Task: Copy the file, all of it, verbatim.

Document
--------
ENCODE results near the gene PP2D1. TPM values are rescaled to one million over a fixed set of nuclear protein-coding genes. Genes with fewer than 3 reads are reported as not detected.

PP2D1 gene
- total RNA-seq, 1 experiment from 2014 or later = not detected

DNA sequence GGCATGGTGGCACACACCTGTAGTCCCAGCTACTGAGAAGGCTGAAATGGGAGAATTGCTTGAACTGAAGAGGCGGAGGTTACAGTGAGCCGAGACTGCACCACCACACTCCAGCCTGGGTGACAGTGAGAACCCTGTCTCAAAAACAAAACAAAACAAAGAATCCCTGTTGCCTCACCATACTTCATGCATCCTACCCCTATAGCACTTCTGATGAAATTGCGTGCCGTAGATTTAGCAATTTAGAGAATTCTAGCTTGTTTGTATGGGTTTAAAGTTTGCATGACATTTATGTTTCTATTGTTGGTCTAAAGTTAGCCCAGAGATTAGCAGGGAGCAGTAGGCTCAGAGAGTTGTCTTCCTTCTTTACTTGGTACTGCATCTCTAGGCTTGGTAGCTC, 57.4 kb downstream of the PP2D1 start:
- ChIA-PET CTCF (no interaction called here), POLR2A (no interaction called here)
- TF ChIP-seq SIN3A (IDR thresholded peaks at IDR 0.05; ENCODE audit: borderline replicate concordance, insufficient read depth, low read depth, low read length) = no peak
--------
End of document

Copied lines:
ENCODE results near the gene PP2D1. TPM values are rescaled to one million over a fixed set of nuclear protein-coding genes. Genes with fewer than 3 reads are reported as not detected.

PP2D1 gene
- total RNA-seq, 1 experiment from 2014 or later = not detected

DNA sequence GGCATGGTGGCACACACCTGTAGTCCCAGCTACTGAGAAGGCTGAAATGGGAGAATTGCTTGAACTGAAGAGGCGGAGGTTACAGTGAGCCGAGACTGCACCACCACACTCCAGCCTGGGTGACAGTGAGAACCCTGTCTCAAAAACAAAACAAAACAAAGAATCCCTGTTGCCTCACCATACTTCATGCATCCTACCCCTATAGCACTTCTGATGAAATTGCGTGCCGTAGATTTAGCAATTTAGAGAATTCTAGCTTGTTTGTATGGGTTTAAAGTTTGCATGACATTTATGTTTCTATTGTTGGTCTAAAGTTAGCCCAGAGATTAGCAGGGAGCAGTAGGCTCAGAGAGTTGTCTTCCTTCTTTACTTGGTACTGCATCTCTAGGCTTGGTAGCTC, 57.4 kb downstream of the PP2D1 start:
- ChIA-PET CTCF (no interaction called here), POLR2A (no interaction called here)
- TF ChIP-seq SIN3A (IDR thresholded peaks at IDR 0.05; ENCODE audit: borderline replicate concordance, insufficient read depth, low read depth, low read length) = no peak